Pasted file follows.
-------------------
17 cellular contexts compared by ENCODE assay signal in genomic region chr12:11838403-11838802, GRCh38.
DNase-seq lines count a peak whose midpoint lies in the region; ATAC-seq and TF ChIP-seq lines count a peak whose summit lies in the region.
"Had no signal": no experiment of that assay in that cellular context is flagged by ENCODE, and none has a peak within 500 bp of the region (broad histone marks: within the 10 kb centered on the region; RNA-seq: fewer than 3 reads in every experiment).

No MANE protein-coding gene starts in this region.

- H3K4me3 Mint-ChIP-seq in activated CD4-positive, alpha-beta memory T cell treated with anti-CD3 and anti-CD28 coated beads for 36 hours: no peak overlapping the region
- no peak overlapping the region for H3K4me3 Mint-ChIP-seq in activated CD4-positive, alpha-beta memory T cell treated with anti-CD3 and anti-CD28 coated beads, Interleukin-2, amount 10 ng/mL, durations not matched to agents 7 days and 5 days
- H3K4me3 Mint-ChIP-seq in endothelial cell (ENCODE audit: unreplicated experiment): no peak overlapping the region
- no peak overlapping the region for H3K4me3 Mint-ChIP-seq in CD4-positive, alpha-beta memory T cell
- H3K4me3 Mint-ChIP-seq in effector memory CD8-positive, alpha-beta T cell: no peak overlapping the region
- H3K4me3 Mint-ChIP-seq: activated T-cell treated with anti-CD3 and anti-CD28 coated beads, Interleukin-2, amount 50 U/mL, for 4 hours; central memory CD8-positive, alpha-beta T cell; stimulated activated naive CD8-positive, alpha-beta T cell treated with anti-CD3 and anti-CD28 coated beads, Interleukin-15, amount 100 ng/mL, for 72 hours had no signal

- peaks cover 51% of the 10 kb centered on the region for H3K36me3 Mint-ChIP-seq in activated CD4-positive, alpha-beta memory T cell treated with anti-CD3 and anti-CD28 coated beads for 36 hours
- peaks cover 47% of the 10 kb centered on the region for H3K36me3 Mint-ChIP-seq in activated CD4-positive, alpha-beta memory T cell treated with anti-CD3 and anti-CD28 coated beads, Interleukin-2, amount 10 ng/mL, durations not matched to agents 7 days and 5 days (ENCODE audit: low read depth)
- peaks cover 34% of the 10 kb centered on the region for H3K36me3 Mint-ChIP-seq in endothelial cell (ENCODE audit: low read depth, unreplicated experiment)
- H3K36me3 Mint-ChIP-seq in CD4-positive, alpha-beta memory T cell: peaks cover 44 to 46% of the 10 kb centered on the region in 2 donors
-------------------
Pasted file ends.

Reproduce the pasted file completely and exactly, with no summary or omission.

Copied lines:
17 cellular contexts compared by ENCODE assay signal in genomic region chr12:11838403-11838802, GRCh38.
DNase-seq lines count a peak whose midpoint lies in the region; ATAC-seq and TF ChIP-seq lines count a peak whose summit lies in the region.
"Had no signal": no experiment of that assay in that cellular context is flagged by ENCODE, and none has a peak within 500 bp of the region (broad histone marks: within the 10 kb centered on the region; RNA-seq: fewer than 3 reads in every experiment).

No MANE protein-coding gene starts in this region.

- H3K4me3 Mint-ChIP-seq in activated CD4-positive, alpha-beta memory T cell treated with anti-CD3 and anti-CD28 coated beads for 36 hours: no peak overlapping the region
- no peak overlapping the region for H3K4me3 Mint-ChIP-seq in activated CD4-positive, alpha-beta memory T cell treated with anti-CD3 and anti-CD28 coated beads, Interleukin-2, amount 10 ng/mL, durations not matched to agents 7 days and 5 days
- H3K4me3 Mint-ChIP-seq in endothelial cell (ENCODE audit: unreplicated experiment): no peak overlapping the region
- no peak overlapping the region for H3K4me3 Mint-ChIP-seq in CD4-positive, alpha-beta memory T cell
- H3K4me3 Mint-ChIP-seq in effector memory CD8-positive, alpha-beta T cell: no peak overlapping the region
- H3K4me3 Mint-ChIP-seq: activated T-cell treated with anti-CD3 and anti-CD28 coated beads, Interleukin-2, amount 50 U/mL, for 4 hours; central memory CD8-positive, alpha-beta T cell; stimulated activated naive CD8-positive, alpha-beta T cell treated with anti-CD3 and anti-CD28 coated beads, Interleukin-15, amount 100 ng/mL, for 72 hours had no signal

- peaks cover 51% of the 10 kb centered on the region for H3K36me3 Mint-ChIP-seq in activated CD4-positive, alpha-beta memory T cell treated with anti-CD3 and anti-CD28 coated beads for 36 hours
- peaks cover 47% of the 10 kb centered on the region for H3K36me3 Mint-ChIP-seq in activated CD4-positive, alpha-beta memory T cell treated with anti-CD3 and anti-CD28 coated beads, Interleukin-2, amount 10 ng/mL, durations not matched to agents 7 days and 5 days (ENCODE audit: low read depth)
- peaks cover 34% of the 10 kb centered on the region for H3K36me3 Mint-ChIP-seq in endothelial cell (ENCODE audit: low read depth, unreplicated experiment)
- H3K36me3 Mint-ChIP-seq in CD4-positive, alpha-beta memory T cell: peaks cover 44 to 46% of the 10 kb centered on the region in 2 donors